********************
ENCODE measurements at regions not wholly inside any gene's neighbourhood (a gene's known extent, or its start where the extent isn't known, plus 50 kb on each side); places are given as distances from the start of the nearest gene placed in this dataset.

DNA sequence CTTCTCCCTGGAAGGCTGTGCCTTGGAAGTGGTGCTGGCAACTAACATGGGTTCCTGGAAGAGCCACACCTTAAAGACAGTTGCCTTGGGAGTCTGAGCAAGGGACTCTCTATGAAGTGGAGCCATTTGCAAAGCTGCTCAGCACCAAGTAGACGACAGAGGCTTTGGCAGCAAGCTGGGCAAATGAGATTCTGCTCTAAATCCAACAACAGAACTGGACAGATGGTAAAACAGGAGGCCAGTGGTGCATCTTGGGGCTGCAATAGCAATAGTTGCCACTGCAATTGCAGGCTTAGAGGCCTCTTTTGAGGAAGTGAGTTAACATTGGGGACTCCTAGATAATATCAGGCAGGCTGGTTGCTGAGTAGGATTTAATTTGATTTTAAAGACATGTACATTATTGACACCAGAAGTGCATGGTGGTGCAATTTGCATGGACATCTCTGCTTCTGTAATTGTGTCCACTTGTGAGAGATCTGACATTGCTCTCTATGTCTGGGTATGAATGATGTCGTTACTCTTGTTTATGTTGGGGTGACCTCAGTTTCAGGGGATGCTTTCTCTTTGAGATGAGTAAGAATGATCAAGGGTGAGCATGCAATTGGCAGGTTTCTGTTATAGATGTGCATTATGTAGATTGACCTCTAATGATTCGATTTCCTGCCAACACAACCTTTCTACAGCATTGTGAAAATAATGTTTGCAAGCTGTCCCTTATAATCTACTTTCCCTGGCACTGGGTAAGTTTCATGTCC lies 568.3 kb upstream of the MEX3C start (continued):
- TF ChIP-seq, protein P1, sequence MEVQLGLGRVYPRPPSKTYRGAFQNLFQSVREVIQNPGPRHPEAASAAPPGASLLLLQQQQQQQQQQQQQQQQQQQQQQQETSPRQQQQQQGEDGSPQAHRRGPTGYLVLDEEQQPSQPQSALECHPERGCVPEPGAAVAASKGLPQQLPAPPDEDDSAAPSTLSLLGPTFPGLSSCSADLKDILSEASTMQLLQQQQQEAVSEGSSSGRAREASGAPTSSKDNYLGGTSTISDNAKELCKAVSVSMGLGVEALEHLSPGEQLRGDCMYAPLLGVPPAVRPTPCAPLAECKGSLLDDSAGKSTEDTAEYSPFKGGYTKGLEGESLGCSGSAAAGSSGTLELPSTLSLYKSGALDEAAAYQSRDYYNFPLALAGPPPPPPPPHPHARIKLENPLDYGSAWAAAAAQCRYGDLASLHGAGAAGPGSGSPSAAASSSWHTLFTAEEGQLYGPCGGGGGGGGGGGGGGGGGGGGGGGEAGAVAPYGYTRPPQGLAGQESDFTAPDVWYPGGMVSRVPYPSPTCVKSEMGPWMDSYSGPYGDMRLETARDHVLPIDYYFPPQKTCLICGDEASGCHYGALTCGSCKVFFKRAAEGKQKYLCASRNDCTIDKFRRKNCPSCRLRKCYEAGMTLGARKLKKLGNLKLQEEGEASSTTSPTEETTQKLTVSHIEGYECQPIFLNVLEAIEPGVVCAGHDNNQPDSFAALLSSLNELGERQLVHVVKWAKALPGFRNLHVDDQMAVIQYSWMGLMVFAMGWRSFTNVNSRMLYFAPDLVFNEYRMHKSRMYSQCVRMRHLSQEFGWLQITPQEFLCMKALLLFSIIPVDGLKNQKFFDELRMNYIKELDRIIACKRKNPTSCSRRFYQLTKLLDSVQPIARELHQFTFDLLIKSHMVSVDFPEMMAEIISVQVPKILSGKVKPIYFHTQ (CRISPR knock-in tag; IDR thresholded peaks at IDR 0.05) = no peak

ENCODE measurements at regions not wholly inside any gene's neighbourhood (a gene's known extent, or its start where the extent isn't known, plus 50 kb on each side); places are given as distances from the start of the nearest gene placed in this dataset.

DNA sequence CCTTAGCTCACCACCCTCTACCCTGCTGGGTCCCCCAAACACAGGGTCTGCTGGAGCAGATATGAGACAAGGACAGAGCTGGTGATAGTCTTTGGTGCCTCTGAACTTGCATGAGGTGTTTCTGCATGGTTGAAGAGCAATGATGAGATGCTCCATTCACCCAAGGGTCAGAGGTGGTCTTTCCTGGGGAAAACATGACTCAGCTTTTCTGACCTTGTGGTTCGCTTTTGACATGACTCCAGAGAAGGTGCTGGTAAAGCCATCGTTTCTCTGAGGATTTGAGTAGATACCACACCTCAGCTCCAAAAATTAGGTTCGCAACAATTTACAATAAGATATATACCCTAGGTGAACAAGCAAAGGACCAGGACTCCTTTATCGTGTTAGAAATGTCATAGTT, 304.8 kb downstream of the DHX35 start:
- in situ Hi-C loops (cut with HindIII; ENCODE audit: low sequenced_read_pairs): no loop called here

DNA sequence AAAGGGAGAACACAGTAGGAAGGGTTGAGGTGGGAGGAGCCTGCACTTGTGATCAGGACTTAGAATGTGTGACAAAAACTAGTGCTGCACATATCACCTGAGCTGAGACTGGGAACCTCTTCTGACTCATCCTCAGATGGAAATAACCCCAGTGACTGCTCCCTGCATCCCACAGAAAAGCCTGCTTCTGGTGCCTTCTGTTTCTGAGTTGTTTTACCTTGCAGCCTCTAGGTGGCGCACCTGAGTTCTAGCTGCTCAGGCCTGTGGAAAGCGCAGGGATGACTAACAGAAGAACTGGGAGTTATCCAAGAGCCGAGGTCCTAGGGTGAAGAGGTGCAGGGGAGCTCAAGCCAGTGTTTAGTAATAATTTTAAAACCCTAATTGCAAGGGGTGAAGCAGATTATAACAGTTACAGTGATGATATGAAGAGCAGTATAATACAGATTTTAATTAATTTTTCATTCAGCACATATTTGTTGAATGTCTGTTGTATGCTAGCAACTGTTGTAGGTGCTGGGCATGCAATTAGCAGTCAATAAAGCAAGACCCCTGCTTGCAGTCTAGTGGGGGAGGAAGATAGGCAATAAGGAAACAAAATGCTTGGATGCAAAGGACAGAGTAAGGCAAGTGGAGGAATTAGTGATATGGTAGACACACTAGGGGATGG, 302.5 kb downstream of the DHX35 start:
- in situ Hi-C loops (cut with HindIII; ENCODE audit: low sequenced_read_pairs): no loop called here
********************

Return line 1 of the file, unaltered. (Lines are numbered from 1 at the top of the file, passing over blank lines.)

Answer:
ENCODE measurements at regions not wholly inside any gene's neighbourhood (a gene's known extent, or its start where the extent isn't known, plus 50 kb on each side); places are given as distances from the start of the nearest gene placed in this dataset.